More on the Bendmaster saga...

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More on the Bendmaster saga...

Post by corsair on Wed Aug 11, 2010 8:56 am

A while ago I asked Tom Presley about the Bendmasters and he was gracious enough to give a great wee potted history of the design. I post it here and hope that he doesn't mind...



Bendmasters
came in 3 flavors but the common denominator is that the material
content is very consistent. Most of the Asian products used a Zinc and
Nickel alloy with little or no hardening. As you likely have read,
Matsumoku was owned by Japan Steel and partnered with the Singer Sewing
Machine company as a cabinet maker - not really - but that's the easiest
explanation. Since they had the Japan Steel relationship, there were
engineers that could identify alloy content much easier than Gotoh's
norm.

With this said, the Bendmaster content, across all 3
designs, contained an alloy content - Nickel Silver, Zinc and Carbon
Steel. The combination, used by several "high end" US tremolo makers as
well as 2 in Europe, produced a VERY rigid and stable platform. If you
notice, the knife edges will actually cut into the earlier stud posts.
So, there was little deflection or post ride.

A couple of other
points in the overall design was to lighten the "unsprung" weight bias.
Note that there is little gravity impact on the actual trem. One of
the biggest issues we NEVER were able to overcome was the intertial
impact of the weight of the trem bar. It needed to be rigid but it
always weighed too much for my taste. No real solution other than
graphite, which I actually have on a couple of prototypes.

Lateral
bias, fulcrum placement - related to the saddle alignment - and weight
and length of the trem block also were considered important in the
designs. Over time, we adjusted the fulcrum points, saddle design, neck
angle compensation for deflection angles on the string return were only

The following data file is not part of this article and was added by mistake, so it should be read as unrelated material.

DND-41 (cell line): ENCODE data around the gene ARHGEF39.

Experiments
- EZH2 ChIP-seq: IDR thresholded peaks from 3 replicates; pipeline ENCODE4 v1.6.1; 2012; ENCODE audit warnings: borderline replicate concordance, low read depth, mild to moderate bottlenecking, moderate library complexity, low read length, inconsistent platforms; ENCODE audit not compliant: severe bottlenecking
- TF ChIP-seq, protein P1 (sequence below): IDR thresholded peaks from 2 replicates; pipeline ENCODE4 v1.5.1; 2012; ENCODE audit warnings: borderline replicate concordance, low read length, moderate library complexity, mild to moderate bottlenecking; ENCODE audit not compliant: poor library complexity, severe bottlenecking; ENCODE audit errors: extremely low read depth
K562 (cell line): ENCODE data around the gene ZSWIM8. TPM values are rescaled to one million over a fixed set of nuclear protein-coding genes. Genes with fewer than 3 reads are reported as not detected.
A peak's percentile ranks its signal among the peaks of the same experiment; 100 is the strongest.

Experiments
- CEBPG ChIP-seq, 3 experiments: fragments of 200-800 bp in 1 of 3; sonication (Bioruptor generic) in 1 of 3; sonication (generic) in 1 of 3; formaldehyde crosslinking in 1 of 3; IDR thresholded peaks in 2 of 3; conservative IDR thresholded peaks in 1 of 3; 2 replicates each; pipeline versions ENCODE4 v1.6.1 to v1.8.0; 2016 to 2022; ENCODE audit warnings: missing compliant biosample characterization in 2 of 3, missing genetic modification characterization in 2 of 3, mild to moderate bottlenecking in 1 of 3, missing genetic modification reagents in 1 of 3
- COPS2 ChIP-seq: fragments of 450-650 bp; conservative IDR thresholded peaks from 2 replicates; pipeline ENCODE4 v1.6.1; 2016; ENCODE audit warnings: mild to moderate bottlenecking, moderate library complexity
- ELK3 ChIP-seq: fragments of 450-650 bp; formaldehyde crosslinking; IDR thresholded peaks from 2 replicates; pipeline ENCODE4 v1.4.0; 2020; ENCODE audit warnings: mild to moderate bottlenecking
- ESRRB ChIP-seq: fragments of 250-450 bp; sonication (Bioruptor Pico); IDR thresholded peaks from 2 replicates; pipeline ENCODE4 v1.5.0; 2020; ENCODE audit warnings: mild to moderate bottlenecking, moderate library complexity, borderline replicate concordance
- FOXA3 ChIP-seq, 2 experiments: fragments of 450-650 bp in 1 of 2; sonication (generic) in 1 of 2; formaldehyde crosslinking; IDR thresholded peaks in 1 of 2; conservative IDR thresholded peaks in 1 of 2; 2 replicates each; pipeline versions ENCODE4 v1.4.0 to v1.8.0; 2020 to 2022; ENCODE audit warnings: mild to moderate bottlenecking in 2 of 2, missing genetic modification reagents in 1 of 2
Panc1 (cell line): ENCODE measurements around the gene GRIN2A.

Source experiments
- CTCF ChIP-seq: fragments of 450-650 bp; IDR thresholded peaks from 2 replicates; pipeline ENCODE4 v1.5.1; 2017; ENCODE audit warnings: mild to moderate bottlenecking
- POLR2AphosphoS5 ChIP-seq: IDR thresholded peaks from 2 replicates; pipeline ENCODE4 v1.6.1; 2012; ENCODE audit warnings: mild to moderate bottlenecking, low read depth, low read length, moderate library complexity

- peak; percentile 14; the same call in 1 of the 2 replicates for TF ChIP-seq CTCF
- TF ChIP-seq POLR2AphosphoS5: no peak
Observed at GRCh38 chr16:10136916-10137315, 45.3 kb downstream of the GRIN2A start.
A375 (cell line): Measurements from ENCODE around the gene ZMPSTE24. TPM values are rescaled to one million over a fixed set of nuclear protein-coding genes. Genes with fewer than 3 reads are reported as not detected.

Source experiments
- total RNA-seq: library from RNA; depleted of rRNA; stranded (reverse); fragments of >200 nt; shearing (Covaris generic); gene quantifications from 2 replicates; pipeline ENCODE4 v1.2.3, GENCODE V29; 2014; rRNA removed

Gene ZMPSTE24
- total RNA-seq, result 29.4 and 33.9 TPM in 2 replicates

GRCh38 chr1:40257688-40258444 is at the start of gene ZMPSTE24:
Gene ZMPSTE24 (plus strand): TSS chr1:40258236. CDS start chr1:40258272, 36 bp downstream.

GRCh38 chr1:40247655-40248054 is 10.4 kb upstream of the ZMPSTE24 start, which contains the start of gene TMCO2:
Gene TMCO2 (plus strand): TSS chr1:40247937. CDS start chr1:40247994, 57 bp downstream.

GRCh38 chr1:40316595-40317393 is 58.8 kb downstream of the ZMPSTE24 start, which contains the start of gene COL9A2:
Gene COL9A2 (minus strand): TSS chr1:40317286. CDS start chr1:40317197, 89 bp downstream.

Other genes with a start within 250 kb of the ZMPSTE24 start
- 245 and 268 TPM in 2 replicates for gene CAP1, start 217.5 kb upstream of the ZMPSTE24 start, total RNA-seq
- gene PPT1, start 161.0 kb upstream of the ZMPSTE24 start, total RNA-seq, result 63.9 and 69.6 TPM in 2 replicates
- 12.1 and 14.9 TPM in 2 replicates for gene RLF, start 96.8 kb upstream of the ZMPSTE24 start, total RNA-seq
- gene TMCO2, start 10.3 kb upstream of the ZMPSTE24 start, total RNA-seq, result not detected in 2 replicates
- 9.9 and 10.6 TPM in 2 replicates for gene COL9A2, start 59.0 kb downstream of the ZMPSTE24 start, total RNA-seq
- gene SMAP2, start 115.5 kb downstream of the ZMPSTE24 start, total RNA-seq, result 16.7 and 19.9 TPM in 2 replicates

a few of the design maturation.

We did the original with no
string lock consideration. I didn't really want a "Floyd" at the time.
We also were messing with DuPont for a nut that was slick and strong -
Ceramic actually. Settled on Corian. We added string rollers - nifty
concept that everyone ripped off, and of special note, using saddle
adjustors with fine threads rather than wide. . . less likely to
turnout.

Later, we lowered the set angle which caused another
design impact, then altered the design to allow String locks and later,
locking nuts. I never bought into the locking saddles, though you'll
actually find some of our guitars with a locking nut, locking saddles
AND ball clamps on the trem block. Bendmaster LNS - Direct change out
for an FT. If you find one, let me know as I'll pay for it or sign away
a few protos!


Last edited by corsair on Thu Aug 26, 2010 2:24 pm; edited 1 time in total

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Re: More on the Bendmaster saga...

Post by Barry on Wed Aug 11, 2010 10:35 am

Terrific info.
Should maybe "sticky-fy" it?

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Re: More on the Bendmaster saga...

Post by Victory Pete on Sun Sep 02, 2012 5:40 pm

I dont have it anymore but my Bendmaster tremolo didnt last very long before it started to corrode (rust?). Also all the allen set screws filled up with gunk and would strip out. After 15 years of no trem I am finally putting in a Floyd. Were they supposed to be made out of a "RustProof" alloy?



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Re: More on the Bendmaster saga...

Post by corsair on Sun Sep 02, 2012 10:19 pm

I haven't heard of that particular complaint before now, though one or two of my Bendmasters have been extremely dirty and have had tiny patches of corrosion, they cleaned up like new....

_________________
FWIW, an after market esoteric nut is a solution to a problem that doesn't exist, and a great way to convert your money into someone else’s.

corsair
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Age : 57
Location : Hervey Bay, Australia.
Registration date : 2008-04-08

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Re: More on the Bendmaster saga...

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